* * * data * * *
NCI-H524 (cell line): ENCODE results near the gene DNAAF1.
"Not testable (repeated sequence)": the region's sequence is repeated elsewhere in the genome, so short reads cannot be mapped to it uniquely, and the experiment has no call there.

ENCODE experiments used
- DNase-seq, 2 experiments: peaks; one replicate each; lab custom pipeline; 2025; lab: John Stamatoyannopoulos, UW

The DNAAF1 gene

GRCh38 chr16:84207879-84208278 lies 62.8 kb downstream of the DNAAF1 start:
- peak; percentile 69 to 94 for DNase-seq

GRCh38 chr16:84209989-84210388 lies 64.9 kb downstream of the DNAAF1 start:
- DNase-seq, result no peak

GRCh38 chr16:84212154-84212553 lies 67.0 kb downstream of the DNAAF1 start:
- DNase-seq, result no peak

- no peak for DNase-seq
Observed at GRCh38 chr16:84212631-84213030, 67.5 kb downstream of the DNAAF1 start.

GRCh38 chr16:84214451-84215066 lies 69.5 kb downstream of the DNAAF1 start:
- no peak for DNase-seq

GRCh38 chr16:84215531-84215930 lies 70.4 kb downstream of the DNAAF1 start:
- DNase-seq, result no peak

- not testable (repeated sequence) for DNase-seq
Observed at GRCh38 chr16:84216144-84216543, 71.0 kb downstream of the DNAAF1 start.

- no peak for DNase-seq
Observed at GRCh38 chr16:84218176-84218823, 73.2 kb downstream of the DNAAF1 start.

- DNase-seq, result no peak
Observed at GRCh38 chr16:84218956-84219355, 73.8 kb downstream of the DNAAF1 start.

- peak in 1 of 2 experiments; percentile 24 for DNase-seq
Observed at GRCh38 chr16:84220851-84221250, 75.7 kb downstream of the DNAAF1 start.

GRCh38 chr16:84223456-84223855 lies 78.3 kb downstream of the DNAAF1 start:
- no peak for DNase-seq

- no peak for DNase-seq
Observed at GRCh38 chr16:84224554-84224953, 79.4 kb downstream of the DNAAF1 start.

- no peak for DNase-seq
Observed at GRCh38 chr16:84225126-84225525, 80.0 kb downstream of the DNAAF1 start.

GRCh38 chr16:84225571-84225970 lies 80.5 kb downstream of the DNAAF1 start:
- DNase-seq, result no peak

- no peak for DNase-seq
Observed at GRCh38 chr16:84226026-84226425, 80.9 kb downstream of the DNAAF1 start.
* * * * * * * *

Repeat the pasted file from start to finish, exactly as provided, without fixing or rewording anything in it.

NCI-H524 (cell line): ENCODE results near the gene DNAAF1.
"Not testable (repeated sequence)": the region's sequence is repeated elsewhere in the genome, so short reads cannot be mapped to it uniquely, and the experiment has no call there.

ENCODE experiments used
- DNase-seq, 2 experiments: peaks; one replicate each; lab custom pipeline; 2025; lab: John Stamatoyannopoulos, UW

The DNAAF1 gene

GRCh38 chr16:84207879-84208278 lies 62.8 kb downstream of the DNAAF1 start:
- peak; percentile 69 to 94 for DNase-seq

GRCh38 chr16:84209989-84210388 lies 64.9 kb downstream of the DNAAF1 start:
- DNase-seq, result no peak

GRCh38 chr16:84212154-84212553 lies 67.0 kb downstream of the DNAAF1 start:
- DNase-seq, result no peak

- no peak for DNase-seq
Observed at GRCh38 chr16:84212631-84213030, 67.5 kb downstream of the DNAAF1 start.

GRCh38 chr16:84214451-84215066 lies 69.5 kb downstream of the DNAAF1 start:
- no peak for DNase-seq

GRCh38 chr16:84215531-84215930 lies 70.4 kb downstream of the DNAAF1 start:
- DNase-seq, result no peak

- not testable (repeated sequence) for DNase-seq
Observed at GRCh38 chr16:84216144-84216543, 71.0 kb downstream of the DNAAF1 start.

- no peak for DNase-seq
Observed at GRCh38 chr16:84218176-84218823, 73.2 kb downstream of the DNAAF1 start.

- DNase-seq, result no peak
Observed at GRCh38 chr16:84218956-84219355, 73.8 kb downstream of the DNAAF1 start.

- peak in 1 of 2 experiments; percentile 24 for DNase-seq
Observed at GRCh38 chr16:84220851-84221250, 75.7 kb downstream of the DNAAF1 start.

GRCh38 chr16:84223456-84223855 lies 78.3 kb downstream of the DNAAF1 start:
- no peak for DNase-seq

- no peak for DNase-seq
Observed at GRCh38 chr16:84224554-84224953, 79.4 kb downstream of the DNAAF1 start.

- no peak for DNase-seq
Observed at GRCh38 chr16:84225126-84225525, 80.0 kb downstream of the DNAAF1 start.

GRCh38 chr16:84225571-84225970 lies 80.5 kb downstream of the DNAAF1 start:
- DNase-seq, result no peak

- no peak for DNase-seq
Observed at GRCh38 chr16:84226026-84226425, 80.9 kb downstream of the DNAAF1 start.